Funny story: British act Noah and the Whale was scheduled for an early Friday afternoon timeslot at this year’s Lollapalooza, and after hearing a couple of their cutesy, acoustic-pop tracks, I decided to give ‘em a shot. The show was a shocker: abrasive, thumping electronica, nothing at all like the songs I had heard. I leaned to my friend and said, in my best douchebag elitist voice, “I believe we are witnessing the reinvention of Noah and the Whale.” About twelve seconds later, we found out Noah and the Whale had canceled and that we were watching Holy Fuck. Needless to say, my indie cred was in shambles.
Anyway, apparently Noah and the Whale hasn’t reinvented itself, but its debut album “Peaceful, The World Lays Me Down” certainly establishes the band into the upper echelons of the indie “cute rock” scene and elicits a multitude of references by critics to the band’s “potential,” as if lead singer Charlie Fink is a late second-round power-forward draft pick. Handclaps, xylophones and whistling solos make “Peaceful…” a toe-tapping good time. Fink’s lyrics, however, weave lovelorn, wistful themes.
“It’s really quite an abstract process really,” Fink says of his songwriting process. “With this album, all the songs were written as much as possible to be together thematically. They’re all essentially about love, death or time in some way.”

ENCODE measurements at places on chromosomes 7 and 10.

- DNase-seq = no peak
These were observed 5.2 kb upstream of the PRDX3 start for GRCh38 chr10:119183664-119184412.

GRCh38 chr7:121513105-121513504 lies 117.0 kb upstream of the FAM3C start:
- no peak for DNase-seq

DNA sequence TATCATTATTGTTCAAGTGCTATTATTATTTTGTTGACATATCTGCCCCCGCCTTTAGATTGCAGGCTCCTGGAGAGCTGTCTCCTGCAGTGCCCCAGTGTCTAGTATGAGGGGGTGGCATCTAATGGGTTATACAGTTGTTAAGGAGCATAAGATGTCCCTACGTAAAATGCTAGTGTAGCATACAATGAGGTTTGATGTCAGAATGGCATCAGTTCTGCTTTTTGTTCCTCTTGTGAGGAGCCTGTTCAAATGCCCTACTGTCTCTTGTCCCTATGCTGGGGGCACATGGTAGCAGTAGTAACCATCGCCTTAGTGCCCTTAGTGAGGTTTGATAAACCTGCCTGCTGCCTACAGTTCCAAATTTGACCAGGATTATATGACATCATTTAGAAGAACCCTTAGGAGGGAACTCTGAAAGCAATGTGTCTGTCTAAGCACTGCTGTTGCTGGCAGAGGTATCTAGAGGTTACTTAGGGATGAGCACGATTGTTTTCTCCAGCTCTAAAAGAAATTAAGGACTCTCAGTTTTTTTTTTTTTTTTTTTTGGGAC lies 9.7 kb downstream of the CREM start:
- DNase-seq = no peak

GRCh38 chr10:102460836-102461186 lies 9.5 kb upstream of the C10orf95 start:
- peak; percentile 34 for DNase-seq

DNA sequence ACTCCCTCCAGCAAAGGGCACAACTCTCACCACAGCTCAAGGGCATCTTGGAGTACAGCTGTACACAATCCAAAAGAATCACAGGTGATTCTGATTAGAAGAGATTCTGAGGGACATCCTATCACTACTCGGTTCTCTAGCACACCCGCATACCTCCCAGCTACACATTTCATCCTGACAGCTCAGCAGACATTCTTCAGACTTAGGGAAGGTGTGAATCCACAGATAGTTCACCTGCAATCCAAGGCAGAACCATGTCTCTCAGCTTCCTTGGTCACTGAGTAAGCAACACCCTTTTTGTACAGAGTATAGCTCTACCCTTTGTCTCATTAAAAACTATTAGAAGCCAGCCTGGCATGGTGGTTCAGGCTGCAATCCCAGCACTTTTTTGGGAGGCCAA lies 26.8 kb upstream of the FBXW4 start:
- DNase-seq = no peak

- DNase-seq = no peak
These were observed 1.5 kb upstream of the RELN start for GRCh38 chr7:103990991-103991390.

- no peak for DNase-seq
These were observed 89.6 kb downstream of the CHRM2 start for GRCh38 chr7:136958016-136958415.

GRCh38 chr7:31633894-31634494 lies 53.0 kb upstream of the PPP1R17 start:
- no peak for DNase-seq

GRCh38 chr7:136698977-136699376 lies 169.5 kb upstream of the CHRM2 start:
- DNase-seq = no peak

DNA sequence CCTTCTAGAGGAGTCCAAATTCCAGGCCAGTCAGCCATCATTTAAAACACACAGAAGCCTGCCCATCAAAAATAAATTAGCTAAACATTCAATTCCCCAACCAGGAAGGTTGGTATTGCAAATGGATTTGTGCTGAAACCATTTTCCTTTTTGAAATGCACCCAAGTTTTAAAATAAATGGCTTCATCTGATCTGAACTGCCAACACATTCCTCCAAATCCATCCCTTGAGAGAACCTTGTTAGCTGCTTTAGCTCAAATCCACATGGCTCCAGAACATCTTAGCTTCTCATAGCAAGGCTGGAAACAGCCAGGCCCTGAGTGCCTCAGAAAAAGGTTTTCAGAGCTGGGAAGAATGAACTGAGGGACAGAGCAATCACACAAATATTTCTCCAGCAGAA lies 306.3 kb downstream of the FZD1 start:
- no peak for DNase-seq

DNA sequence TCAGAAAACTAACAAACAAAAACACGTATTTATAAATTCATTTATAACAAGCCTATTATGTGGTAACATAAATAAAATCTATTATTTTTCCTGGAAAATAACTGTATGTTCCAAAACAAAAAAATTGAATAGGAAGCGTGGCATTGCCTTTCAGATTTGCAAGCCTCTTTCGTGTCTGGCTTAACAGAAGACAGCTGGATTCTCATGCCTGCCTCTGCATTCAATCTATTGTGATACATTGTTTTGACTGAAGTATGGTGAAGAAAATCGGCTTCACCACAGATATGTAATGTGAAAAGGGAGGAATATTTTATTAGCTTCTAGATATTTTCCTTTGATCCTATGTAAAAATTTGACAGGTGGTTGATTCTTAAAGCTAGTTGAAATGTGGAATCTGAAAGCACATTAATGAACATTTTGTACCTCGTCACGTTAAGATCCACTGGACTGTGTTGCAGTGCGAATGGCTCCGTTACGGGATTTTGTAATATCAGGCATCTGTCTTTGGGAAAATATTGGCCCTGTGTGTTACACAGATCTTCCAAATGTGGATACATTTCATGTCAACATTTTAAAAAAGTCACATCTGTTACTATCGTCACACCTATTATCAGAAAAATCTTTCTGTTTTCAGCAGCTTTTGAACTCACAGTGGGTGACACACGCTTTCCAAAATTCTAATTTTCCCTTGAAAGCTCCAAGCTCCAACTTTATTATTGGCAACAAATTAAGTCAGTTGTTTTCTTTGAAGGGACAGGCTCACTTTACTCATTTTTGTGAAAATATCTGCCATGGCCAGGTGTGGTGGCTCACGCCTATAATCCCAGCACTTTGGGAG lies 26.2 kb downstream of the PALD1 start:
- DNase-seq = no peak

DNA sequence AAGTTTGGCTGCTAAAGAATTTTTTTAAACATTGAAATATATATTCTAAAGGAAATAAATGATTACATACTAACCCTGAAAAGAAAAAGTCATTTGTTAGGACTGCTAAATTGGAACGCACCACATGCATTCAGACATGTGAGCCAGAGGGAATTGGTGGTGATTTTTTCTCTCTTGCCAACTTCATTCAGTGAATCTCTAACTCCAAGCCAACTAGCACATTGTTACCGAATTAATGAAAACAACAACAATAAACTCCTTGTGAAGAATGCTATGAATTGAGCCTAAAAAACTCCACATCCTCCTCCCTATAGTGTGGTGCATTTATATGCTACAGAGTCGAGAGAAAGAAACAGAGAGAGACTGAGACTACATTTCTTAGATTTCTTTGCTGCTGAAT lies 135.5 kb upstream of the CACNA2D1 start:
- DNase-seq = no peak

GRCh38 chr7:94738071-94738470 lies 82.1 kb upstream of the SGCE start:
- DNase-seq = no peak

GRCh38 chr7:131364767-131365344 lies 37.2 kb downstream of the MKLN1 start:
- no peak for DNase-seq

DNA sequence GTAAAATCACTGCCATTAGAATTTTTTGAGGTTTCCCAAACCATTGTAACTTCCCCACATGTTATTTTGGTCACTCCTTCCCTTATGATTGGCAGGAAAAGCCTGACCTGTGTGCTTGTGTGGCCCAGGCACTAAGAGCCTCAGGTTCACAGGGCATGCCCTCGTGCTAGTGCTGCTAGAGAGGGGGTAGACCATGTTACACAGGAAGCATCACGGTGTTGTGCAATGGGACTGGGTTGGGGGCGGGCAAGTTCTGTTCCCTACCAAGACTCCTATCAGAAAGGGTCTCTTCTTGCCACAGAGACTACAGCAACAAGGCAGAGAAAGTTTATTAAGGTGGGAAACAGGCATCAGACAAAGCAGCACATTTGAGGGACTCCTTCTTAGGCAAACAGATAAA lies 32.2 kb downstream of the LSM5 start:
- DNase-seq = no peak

Fink says many of the songs were written in a dark bedroom, which makes sense considering the content. “5 Years Time” imagines the minute details of a relationship that will probably never occur, “Second Lover” shows the narrator dying before ever finding true romantic happiness, and the title track posits existential questions about how love and death are entwined—it’s all sad, sappy love songs, frankly. But it works.
“This album is just one album,” Fink says. “It’s not our entire musical statement, it’s not everything we want to be. But it’s definitely something we wanted to write, something we wanted to say.”
Two elements elevate the content above average: Fink’s voice, sort of a less devastating version of Pedro the Lion’s David Bazan’s resonant groan, sounds quite worn and tested for being a lad in his early 20s; and the quirky auxiliary arrangements especially impress, fitting the band with an identity that never feels like a gimmick.
“Writing in my basement, you kind of just experiment with what finishes what,” Fink says. “And then you kind of just pick something random, try an instrument you wouldn’t have earlier imagined, or playing a melody that normally wouldn’t be considered conventional. It makes the whole thing more interesting. But it comes from us just playing together and deconstructing songs together.”
By the way, Fink says missing Lollapalooza was “heartbreaking” for the band, explaining complications from releasing the album forced them to cancel, but finds the idea that anyone could mistake them for Holy Fuck to be quite humorous. (Andy Seifert)
Noah and the Whale plays September 25 at the AV-aerie, 2000 West Fulton, at 8pm, and September 26 at Empty Bottle, 1035 North Western, (773)276-3600, at 10pm. $10-$12.